by 👨💻 Simon Baxendale
The Moon – while more than a fair distance away from us – is essential to our survival. While it may not be depended upon in terms of the light or glow it gives off, it controls our tides and operates in a tight, almost perfect orbit. It’s also been the focus of much attention lately with the release of Damien Chazelle’s movie First Man, which looks at Neil Armstrong’s journey to the satellite back in 1969 – and with the 50th anniversary of the Moon landings due next year, it’s safe to say that the mysterious orb will be front and center in plenty of media features for at least a year to come. What’s more, NASA has recently stated they intend to head back there to learn more about its mysteries.
In any case, China appear to be set to go one better, in that they are reportedly planning to create and launch their very own ‘Moon’ in the name of assisting low light in city areas. The city at the center of these reported plans is Chengdu, which is apparently looking at ways to provision a satellite inspired by our Moon by 2020, which will aim to carry a diameter of up to 80km. That’s a colossal beacon – and it’s thought that the artificial sphere will carry across existing glow from the Moon to help reduce the need for street lights.
▶ China Wants To Send Artificial Moon To Space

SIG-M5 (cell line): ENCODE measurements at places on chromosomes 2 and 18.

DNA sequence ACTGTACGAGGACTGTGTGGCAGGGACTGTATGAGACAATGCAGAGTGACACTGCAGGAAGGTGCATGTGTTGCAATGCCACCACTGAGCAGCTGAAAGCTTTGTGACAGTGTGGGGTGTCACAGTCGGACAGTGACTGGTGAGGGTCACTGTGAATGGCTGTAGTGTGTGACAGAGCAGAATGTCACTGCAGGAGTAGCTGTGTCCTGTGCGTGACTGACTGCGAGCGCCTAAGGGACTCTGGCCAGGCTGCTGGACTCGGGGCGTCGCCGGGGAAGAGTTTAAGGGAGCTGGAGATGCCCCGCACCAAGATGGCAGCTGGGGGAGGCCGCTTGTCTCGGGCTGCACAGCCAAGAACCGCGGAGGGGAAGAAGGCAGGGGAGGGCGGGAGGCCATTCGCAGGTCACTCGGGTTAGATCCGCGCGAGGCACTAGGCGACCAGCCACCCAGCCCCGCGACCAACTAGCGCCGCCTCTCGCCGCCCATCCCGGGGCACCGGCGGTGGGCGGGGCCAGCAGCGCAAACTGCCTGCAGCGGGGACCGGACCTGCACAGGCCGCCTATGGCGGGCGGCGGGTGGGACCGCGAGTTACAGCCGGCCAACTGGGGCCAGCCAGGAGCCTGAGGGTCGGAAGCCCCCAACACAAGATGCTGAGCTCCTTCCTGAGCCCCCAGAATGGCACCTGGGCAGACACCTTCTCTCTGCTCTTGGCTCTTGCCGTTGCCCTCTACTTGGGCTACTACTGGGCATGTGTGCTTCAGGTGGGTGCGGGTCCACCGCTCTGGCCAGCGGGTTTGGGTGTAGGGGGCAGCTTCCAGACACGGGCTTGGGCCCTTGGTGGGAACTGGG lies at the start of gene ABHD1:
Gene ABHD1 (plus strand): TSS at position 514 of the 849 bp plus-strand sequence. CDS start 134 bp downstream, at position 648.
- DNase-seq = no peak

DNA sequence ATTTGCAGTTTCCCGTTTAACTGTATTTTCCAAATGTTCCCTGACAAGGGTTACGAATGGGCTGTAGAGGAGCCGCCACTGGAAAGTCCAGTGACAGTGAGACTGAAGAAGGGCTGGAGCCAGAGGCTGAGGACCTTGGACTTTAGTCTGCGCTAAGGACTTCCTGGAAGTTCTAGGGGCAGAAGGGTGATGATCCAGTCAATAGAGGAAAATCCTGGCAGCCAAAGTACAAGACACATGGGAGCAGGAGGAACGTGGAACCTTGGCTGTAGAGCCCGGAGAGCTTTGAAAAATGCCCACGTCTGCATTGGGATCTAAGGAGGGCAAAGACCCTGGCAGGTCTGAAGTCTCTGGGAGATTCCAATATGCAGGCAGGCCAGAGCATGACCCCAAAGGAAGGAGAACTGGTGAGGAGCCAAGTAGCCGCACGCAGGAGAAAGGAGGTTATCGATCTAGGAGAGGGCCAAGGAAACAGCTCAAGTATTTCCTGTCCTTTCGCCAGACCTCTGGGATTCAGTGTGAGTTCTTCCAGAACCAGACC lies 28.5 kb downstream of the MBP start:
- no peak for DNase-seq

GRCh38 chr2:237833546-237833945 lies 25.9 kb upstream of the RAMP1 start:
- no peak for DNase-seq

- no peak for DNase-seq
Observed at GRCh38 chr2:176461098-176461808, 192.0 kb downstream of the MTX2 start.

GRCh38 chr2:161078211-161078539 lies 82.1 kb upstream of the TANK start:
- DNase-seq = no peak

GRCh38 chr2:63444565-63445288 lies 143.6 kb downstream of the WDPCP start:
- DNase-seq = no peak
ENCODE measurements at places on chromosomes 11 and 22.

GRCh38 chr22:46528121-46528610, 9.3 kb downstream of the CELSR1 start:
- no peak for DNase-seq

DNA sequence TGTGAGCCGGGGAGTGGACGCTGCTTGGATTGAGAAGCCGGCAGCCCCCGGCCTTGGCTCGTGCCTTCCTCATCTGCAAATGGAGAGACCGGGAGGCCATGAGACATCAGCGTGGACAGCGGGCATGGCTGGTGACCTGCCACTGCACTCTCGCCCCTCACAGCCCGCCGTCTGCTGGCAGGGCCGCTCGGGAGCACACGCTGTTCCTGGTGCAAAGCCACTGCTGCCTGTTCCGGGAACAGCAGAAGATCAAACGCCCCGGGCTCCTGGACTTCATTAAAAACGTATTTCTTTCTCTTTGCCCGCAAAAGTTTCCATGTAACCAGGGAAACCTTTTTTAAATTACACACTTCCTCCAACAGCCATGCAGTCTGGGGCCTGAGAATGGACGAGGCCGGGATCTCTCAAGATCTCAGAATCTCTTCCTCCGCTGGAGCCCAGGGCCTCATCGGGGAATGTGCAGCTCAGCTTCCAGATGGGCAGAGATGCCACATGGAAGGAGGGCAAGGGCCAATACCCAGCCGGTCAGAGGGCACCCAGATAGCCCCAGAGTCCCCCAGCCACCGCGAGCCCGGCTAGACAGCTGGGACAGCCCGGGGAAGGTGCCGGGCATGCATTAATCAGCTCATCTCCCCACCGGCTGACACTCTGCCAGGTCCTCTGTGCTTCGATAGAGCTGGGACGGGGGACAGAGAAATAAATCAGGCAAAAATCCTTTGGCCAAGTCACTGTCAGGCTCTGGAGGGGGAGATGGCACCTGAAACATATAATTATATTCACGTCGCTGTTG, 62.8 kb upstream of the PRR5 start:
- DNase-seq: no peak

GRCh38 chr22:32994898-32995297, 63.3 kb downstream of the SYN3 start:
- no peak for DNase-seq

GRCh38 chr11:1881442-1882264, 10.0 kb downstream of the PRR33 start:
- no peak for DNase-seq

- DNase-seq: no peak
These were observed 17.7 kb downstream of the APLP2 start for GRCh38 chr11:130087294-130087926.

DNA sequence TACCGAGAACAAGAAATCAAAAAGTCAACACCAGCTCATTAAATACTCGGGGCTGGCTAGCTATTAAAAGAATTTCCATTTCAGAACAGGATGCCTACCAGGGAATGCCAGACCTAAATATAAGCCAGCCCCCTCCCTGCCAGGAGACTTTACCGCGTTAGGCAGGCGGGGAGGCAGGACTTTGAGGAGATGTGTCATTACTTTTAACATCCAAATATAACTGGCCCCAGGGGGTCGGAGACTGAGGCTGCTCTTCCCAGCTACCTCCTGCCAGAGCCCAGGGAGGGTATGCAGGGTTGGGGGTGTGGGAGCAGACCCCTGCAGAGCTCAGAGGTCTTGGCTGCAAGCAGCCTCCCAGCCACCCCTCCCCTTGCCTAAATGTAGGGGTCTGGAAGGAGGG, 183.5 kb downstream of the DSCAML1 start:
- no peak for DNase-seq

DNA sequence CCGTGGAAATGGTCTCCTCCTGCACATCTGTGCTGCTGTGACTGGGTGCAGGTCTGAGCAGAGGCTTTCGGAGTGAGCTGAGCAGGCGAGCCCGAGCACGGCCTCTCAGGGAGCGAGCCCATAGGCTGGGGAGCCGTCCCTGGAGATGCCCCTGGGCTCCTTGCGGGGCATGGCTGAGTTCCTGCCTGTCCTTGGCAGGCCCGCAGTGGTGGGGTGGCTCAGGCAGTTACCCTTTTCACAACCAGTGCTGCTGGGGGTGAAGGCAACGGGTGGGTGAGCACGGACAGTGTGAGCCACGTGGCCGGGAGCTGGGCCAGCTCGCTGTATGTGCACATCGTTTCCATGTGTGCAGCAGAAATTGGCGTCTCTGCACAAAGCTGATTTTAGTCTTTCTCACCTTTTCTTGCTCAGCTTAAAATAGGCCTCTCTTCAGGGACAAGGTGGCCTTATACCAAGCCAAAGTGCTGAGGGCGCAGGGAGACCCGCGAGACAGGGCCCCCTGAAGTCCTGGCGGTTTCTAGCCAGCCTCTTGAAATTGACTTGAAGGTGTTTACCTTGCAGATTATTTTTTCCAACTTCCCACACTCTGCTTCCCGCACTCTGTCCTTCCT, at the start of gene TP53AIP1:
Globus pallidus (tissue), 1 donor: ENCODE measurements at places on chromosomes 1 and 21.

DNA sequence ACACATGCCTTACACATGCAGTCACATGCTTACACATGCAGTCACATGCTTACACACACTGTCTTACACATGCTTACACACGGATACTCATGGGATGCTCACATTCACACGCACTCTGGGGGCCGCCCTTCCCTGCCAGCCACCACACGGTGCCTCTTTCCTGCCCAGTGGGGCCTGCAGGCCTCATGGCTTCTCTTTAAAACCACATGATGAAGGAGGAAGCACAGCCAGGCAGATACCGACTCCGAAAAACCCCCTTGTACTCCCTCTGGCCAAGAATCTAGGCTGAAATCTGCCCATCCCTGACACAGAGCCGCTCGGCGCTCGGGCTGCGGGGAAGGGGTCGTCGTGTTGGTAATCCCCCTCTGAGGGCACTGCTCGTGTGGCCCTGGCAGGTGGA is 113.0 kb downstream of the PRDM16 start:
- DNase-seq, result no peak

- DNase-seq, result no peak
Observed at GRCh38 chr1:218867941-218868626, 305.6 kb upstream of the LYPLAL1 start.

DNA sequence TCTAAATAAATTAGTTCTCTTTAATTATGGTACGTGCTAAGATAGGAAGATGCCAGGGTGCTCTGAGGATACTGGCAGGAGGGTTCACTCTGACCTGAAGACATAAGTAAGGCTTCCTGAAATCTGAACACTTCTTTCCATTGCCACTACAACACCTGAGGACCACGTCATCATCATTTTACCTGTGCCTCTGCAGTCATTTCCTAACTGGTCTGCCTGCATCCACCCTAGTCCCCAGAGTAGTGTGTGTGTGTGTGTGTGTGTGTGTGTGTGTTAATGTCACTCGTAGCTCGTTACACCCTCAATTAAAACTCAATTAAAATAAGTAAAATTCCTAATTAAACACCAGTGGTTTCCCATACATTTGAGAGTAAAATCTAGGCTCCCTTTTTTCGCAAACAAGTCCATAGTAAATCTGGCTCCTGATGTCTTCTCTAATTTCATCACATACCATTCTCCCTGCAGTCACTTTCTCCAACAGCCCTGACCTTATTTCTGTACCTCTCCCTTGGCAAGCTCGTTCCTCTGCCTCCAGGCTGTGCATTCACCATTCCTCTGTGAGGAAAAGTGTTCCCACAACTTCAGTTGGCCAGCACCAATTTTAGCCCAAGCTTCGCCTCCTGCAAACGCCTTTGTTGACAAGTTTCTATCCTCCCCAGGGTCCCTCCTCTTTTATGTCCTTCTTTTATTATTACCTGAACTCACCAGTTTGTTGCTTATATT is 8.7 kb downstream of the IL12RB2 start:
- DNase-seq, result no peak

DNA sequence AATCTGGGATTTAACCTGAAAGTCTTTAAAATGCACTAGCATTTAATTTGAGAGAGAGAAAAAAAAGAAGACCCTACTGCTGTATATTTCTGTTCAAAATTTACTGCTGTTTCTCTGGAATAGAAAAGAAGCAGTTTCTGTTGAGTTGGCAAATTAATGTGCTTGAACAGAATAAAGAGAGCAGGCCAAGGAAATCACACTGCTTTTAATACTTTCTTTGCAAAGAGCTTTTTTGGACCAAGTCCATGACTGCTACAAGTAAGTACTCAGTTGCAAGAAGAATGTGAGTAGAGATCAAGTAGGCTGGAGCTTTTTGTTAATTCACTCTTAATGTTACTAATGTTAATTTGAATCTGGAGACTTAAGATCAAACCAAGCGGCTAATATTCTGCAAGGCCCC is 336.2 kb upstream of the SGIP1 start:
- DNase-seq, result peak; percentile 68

According to local sources, the artificial Moon will reportedly aim to offer up to eight times the brightness of our natural satellite, at least according to Wu Chunfeng – who acts as chairman for Chengdu’s aerospace institute. Built with wings not unlike solar panels, it’s thought that the man-made orb will be able to focus on certain areas and zones in need of light – and that it is almost ready to go, with illumination technology having been thoroughly tested behind closed doors over the past few years.
It’s an intriguing idea – one that could really catch on, if successful – though at present, other details are seemingly sparse. The Moon already provides us with a certain amount of light – and it is always a welcoming presence in the night sky – but will a second, brighter bulb assist China with its plans to cut down on street lighting? Who’s to say – as it is not presently clear how such a fixture will be launched, maintained or even kept in the air, more news is hotly anticipated!